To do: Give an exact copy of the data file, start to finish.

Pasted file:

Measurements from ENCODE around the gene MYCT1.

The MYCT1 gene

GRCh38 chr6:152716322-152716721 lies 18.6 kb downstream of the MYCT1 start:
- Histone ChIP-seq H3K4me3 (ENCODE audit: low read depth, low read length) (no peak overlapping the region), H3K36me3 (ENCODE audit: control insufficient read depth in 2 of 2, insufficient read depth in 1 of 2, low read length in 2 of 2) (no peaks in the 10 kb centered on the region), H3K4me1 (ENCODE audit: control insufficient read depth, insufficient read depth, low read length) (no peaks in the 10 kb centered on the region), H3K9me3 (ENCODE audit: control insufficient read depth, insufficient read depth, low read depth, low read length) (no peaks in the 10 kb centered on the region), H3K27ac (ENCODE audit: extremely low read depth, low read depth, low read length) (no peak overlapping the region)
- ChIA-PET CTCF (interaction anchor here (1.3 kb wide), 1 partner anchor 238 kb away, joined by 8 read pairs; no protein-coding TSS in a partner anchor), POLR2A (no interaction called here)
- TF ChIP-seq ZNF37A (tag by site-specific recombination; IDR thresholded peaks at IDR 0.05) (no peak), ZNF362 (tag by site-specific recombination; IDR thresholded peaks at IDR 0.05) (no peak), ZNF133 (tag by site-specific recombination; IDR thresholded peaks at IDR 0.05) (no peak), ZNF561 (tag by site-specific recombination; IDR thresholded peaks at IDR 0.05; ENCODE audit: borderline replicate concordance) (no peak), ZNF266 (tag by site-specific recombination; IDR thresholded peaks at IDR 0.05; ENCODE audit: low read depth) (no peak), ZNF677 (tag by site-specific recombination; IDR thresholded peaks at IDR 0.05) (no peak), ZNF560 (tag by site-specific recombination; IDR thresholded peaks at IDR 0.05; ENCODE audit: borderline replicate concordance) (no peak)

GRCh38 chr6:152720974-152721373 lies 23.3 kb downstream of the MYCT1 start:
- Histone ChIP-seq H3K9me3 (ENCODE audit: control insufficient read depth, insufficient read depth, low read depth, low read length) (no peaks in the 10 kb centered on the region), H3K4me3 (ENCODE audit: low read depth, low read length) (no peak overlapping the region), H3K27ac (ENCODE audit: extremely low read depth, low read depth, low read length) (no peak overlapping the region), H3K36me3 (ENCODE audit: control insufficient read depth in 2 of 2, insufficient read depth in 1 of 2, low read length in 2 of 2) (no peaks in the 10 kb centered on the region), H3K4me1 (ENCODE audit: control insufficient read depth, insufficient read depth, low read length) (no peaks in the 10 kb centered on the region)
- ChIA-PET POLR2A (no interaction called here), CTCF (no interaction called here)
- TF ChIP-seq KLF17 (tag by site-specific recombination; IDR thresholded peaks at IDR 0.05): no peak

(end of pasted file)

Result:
Measurements from ENCODE around the gene MYCT1.

The MYCT1 gene

GRCh38 chr6:152716322-152716721 lies 18.6 kb downstream of the MYCT1 start:
- Histone ChIP-seq H3K4me3 (ENCODE audit: low read depth, low read length) (no peak overlapping the region), H3K36me3 (ENCODE audit: control insufficient read depth in 2 of 2, insufficient read depth in 1 of 2, low read length in 2 of 2) (no peaks in the 10 kb centered on the region), H3K4me1 (ENCODE audit: control insufficient read depth, insufficient read depth, low read length) (no peaks in the 10 kb centered on the region), H3K9me3 (ENCODE audit: control insufficient read depth, insufficient read depth, low read depth, low read length) (no peaks in the 10 kb centered on the region), H3K27ac (ENCODE audit: extremely low read depth, low read depth, low read length) (no peak overlapping the region)
- ChIA-PET CTCF (interaction anchor here (1.3 kb wide), 1 partner anchor 238 kb away, joined by 8 read pairs; no protein-coding TSS in a partner anchor), POLR2A (no interaction called here)
- TF ChIP-seq ZNF37A (tag by site-specific recombination; IDR thresholded peaks at IDR 0.05) (no peak), ZNF362 (tag by site-specific recombination; IDR thresholded peaks at IDR 0.05) (no peak), ZNF133 (tag by site-specific recombination; IDR thresholded peaks at IDR 0.05) (no peak), ZNF561 (tag by site-specific recombination; IDR thresholded peaks at IDR 0.05; ENCODE audit: borderline replicate concordance) (no peak), ZNF266 (tag by site-specific recombination; IDR thresholded peaks at IDR 0.05; ENCODE audit: low read depth) (no peak), ZNF677 (tag by site-specific recombination; IDR thresholded peaks at IDR 0.05) (no peak), ZNF560 (tag by site-specific recombination; IDR thresholded peaks at IDR 0.05; ENCODE audit: borderline replicate concordance) (no peak)

GRCh38 chr6:152720974-152721373 lies 23.3 kb downstream of the MYCT1 start:
- Histone ChIP-seq H3K9me3 (ENCODE audit: control insufficient read depth, insufficient read depth, low read depth, low read length) (no peaks in the 10 kb centered on the region), H3K4me3 (ENCODE audit: low read depth, low read length) (no peak overlapping the region), H3K27ac (ENCODE audit: extremely low read depth, low read depth, low read length) (no peak overlapping the region), H3K36me3 (ENCODE audit: control insufficient read depth in 2 of 2, insufficient read depth in 1 of 2, low read length in 2 of 2) (no peaks in the 10 kb centered on the region), H3K4me1 (ENCODE audit: control insufficient read depth, insufficient read depth, low read length) (no peaks in the 10 kb centered on the region)
- ChIA-PET POLR2A (no interaction called here), CTCF (no interaction called here)
- TF ChIP-seq KLF17 (tag by site-specific recombination; IDR thresholded peaks at IDR 0.05): no peak